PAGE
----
Created By: Requiem on March 20, 2009
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Stop or I Shoot (myself)

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Differentiated from an ordinary Hostage Situation in that the hostage taker and the hostage are one and the same. Double points if the person in question is pointing a gun at their own head. Do we have this one? Would be made exceptionally hilarious with the application of Kill Us Both

Blazing Saddles- When the town reacts violently to the idea of a black sheriff, the memorable "Back off or this nigger gets it!" sequence ensues.

The Eighth Doctor, in the TV Movie

Zaphod Beeblebrox- "As my first act as president, I hereby kidnap the president."

John Q- A borderline case, in that his death would actually accomplish something.
Community Feedback Replies: 23
  • March 20, 2009
    Unknown Troper
    A recent Criminals Minds had the criminal try this. Also, an old SNL skit spoofing Lethal Weapon had Mel Gibson stick a gun in his own mouth whenever one of his requests was denied. It even worked over the radio.
  • March 20, 2009
    Known Unknown
    Will does this in the first Pirates Of The Caribbean movies. Until Barbossa is told who he is, however, it only really leaves him and his men confused.
  • March 20, 2009
    Alucard
    Higuchi in Death Note, after having been cornered as the current Kira did this to keep himself from being caught. At some point he realized it was hopeless and tried to pull the trigger. Watari sniped it out of his hands.
  • March 20, 2009
    PkMARIO
    Kaiba in Yu-Gi-Oh
  • March 21, 2009
    Medinoc
    John Crichton, when faced with enemies that Want Him Alive.

    Can we give an honorable mention for the protagonists of Code Lyoko once holding Aelita hostage?
  • March 21, 2009
    Medinoc
    Actually, we may have two separate tropes here: One where the baddies want the hostage alive, and one where it's just plain funny...
  • March 21, 2009
    NeeNee
    Plain funny? I remember Yugi collapsing in tears after Kaiba pulled that stunt.

    But I see you point. In one case, it's about bad guys who need the hostage for something, and in the second case, it about heroes who are too morally, er, moral to drive their opponent to death, yes?
  • March 21, 2009
    Madrugada
    This isn't about characters threatening to kill themselves. It's about characters taking themselves hostage to control other characters actions. It's not "do this or I will kill myself", it's "Do this or I will kill my hostage" but there is no hostage to kill and the character has no intention of really killing himself.
  • March 21, 2009
    RobinZimm
  • March 21, 2009
    ShayGuy
    I think I've YKTTWed this before. How do I look for my active YKTTWs again?
  • March 22, 2009
    Madrugada
    ^^Do a YKTTW search (the lower search box on this page) on a word or phrase you know you used.

    Edit: Yours was using a serious threat of suicide to coerce someone else into doing what the threatener wants.

    it's here
  • March 24, 2009
    ShayGuy
    I thought there was a way to show all my active ones at once...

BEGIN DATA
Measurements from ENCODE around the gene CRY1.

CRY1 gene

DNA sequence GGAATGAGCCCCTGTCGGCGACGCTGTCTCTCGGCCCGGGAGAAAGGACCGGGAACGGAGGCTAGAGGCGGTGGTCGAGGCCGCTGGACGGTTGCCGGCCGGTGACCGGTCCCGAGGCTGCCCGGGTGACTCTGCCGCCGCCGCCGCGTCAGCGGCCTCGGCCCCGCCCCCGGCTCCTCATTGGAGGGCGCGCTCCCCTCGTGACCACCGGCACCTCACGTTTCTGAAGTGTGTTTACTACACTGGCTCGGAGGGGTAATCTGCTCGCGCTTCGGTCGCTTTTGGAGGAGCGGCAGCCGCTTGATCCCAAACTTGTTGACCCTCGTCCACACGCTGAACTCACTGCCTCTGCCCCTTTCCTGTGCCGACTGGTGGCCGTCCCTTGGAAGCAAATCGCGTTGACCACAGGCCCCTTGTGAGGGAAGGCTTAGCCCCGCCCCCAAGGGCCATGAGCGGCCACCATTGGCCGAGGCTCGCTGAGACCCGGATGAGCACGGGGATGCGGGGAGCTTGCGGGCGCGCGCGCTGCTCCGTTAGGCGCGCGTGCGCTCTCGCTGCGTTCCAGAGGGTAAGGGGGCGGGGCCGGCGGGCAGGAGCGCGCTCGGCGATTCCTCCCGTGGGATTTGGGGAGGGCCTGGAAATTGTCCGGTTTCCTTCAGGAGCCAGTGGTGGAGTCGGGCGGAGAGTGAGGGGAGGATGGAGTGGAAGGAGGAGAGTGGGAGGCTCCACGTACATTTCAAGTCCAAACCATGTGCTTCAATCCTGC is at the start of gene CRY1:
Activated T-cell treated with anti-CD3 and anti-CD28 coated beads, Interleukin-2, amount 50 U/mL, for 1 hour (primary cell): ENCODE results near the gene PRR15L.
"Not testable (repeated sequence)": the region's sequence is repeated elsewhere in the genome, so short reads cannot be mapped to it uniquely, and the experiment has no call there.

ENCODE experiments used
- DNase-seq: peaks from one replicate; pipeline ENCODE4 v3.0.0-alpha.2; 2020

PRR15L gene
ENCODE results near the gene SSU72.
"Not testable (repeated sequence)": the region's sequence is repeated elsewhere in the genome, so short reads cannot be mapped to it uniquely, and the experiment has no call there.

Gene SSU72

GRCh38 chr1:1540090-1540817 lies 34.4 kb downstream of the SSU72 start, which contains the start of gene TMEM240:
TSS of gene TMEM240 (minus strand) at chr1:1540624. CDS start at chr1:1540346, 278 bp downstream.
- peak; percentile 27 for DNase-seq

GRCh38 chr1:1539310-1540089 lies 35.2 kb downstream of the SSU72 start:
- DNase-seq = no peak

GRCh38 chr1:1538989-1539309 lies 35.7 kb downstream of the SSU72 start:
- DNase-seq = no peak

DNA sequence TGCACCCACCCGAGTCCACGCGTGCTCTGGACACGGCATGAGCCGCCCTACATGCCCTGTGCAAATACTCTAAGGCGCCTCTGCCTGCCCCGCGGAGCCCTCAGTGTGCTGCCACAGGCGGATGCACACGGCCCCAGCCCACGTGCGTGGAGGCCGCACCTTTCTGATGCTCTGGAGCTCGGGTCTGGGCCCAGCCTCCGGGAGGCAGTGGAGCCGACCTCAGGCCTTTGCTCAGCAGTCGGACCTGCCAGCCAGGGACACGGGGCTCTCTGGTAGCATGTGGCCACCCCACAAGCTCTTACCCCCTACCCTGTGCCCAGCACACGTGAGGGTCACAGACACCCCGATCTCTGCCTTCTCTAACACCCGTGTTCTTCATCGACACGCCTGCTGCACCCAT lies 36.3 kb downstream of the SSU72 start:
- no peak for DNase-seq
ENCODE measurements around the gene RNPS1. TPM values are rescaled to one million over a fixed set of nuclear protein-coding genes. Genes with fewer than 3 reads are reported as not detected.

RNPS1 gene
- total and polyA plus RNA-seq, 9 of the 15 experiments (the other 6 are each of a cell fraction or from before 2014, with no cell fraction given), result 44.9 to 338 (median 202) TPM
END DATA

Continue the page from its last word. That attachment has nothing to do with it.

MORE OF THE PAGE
• March 29, 2009
    NeeNee
    This isn't about characters threatening to kill themselves. It's about characters taking themselves hostage to control other characters actions. It's not "do this or I will kill myself", it's "Do this or I will kill my hostage" but there is no hostage to kill and the character has no intention of really killing himself.

    What's the difference?
  • March 29, 2009
    Madrugada
    They are pretending that the hostage is a different person, and they have no intention of killing themselves.

    Watch this clip from BlazingSaddles: this trope starts at about 3:40 in.
  • March 30, 2009
    Unknown Troper
  • March 30, 2009
    Pom Rania
    Read about this in a William Thomas book; I think I have it at home, so I'll try to post it later.
  • March 30, 2009
    Durazno
    The Whoopi Goldberg movie Jumping Jack Flash has this, too.
  • March 30, 2009
    NeeNee
    So the Death Note example doesn't count? And the Yu-Gi-Oh "if you don't stop your attack I'll fall to my death" doesn't either?

    If that's not what you're looking for, the description needs some drastic clarification, because I think most examples so far are this.

    That being said, do we have a trope for people threatening to kill themselves?
  • March 30, 2009
    Haven
    Has there ever been a case where they actually go through with it, aside from the Death Note example?

    In Burn Notice, Michael does this in the first season finale.

    In Code Geass, Lelouch once did this to force C.C. to cooperate with him.

    Played with in an issue of the John Byrne Superman reboot: Batman needs his help with a case, but neither trust the other, so Batman says that he has a bomb tied to an innocent civilian that'll go off if Superman gets too close to him. After they beat the villain together, Batman says the "innocent civilian" was actually himself.
  • April 1, 2009
    Sofos
  • April 2, 2009
    Frank75
    An old joke about Austrians:

    A man comes into a bank (in Germany), holding a gun to his head. "I have a hostage! Give me the money!" The bank teller: "Let me guess: You want it in Schillings?" (Old Austrian currency before the Euro)
  • August 4, 2009
    Gemmifer
    bump
  • December 14, 2009
    JackButler
http://tvtropes.org/pmwiki/discussion.php?id=uuyxuvz7rnya2wwd3zry19m2